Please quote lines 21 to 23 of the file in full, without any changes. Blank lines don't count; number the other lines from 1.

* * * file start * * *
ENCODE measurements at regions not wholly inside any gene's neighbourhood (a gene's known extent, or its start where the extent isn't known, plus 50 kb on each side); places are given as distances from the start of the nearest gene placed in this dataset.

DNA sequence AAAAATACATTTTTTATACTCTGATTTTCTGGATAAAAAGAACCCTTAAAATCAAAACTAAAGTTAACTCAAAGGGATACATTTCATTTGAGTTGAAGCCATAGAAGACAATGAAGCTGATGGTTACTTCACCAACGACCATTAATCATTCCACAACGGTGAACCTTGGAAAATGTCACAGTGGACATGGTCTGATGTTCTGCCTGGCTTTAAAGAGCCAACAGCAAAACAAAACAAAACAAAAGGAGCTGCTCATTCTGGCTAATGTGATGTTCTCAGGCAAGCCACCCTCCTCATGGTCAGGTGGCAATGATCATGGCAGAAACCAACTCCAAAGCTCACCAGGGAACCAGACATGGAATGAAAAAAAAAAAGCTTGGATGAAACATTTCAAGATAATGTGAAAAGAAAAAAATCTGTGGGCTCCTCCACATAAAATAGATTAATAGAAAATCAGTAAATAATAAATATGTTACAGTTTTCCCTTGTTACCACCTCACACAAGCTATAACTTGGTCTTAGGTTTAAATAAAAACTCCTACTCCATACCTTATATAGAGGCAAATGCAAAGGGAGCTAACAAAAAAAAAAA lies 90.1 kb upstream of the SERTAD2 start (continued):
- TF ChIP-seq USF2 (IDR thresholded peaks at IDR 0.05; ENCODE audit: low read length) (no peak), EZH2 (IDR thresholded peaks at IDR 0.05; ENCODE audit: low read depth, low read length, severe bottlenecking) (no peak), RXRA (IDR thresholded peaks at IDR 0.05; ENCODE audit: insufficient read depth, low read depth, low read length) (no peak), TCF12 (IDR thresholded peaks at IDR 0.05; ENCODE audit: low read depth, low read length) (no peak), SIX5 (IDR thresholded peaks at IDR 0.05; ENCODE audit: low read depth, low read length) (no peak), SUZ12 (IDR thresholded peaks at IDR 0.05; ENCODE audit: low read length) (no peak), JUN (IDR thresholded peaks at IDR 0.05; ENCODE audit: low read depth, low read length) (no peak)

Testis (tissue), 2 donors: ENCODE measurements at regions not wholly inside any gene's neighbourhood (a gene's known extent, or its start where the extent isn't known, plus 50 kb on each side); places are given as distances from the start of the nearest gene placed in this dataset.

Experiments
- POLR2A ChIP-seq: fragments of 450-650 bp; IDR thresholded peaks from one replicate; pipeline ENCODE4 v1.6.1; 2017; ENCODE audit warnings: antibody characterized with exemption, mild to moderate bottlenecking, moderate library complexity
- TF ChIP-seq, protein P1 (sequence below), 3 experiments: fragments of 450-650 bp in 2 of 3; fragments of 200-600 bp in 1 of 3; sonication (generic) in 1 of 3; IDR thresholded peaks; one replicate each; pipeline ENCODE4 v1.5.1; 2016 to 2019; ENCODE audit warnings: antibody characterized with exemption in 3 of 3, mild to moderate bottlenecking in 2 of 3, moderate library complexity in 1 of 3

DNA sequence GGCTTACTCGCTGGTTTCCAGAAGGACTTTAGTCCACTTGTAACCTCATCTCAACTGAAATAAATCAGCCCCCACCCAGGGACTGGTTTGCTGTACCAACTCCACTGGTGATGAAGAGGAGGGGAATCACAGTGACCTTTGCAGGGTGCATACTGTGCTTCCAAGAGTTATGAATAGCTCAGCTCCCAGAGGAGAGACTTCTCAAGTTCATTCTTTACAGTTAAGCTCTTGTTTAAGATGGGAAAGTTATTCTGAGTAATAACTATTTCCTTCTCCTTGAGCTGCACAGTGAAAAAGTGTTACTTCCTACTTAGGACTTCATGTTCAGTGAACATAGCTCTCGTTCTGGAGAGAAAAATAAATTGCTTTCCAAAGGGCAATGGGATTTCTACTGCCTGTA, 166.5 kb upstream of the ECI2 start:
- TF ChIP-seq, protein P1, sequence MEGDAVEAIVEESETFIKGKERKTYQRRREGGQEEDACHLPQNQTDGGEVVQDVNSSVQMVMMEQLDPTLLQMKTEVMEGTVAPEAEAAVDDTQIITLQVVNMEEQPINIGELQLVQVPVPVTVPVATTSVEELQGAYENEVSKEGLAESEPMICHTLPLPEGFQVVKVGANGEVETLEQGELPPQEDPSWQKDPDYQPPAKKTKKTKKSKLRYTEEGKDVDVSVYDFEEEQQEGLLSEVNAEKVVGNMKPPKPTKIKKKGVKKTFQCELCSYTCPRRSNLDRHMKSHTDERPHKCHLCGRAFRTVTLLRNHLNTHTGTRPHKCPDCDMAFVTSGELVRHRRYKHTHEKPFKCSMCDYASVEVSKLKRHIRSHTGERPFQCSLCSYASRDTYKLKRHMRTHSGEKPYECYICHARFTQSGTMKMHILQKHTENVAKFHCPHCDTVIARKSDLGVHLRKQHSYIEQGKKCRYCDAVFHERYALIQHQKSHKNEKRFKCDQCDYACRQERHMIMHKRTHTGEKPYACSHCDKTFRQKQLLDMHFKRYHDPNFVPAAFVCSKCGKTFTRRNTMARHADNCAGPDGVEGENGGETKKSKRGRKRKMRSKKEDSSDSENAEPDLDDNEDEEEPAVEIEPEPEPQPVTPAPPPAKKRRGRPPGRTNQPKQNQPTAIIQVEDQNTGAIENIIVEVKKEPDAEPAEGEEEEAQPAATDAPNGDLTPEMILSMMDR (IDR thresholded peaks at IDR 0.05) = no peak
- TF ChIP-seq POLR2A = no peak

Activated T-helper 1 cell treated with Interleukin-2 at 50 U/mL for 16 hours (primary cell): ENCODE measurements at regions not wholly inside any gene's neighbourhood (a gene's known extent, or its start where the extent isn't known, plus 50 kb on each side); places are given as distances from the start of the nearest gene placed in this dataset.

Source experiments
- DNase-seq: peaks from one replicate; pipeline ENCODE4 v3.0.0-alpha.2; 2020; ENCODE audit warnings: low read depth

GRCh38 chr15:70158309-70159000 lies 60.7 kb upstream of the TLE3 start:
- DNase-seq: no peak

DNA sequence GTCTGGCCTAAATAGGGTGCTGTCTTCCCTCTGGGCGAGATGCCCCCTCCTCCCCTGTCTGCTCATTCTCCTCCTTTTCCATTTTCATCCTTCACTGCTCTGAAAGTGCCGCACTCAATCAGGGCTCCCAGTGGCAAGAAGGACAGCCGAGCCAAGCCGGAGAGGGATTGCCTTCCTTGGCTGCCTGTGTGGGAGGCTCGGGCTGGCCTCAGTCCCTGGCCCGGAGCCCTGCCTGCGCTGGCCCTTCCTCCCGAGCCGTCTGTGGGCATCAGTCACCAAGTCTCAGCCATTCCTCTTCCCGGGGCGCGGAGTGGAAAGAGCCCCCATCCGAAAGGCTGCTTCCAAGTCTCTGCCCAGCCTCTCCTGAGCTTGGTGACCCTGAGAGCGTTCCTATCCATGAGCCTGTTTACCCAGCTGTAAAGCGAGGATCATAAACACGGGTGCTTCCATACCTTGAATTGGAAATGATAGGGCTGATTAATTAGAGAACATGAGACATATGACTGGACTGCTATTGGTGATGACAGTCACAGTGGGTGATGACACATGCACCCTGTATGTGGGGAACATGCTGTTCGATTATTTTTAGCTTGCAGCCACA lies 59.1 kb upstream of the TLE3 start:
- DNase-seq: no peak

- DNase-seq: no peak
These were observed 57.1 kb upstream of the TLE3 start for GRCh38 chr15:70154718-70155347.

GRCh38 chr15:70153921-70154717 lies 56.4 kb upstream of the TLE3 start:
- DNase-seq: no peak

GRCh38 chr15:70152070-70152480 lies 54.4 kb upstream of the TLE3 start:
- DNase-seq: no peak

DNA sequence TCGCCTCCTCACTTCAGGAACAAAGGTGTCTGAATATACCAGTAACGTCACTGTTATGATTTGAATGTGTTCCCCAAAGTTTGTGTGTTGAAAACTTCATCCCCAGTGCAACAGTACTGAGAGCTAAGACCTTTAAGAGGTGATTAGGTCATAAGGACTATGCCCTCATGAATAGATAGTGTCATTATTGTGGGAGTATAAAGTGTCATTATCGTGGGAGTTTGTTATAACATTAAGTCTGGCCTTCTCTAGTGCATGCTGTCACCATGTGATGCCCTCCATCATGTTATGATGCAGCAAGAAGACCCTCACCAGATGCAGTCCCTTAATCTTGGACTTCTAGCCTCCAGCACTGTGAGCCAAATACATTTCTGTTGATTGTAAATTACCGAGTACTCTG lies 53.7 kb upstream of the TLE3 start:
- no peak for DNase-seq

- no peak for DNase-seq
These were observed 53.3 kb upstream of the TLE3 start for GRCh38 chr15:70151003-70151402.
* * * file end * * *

- DNase-seq: no peak

GRCh38 chr15:70152070-70152480 lies 54.4 kb upstream of the TLE3 start:
- DNase-seq: no peak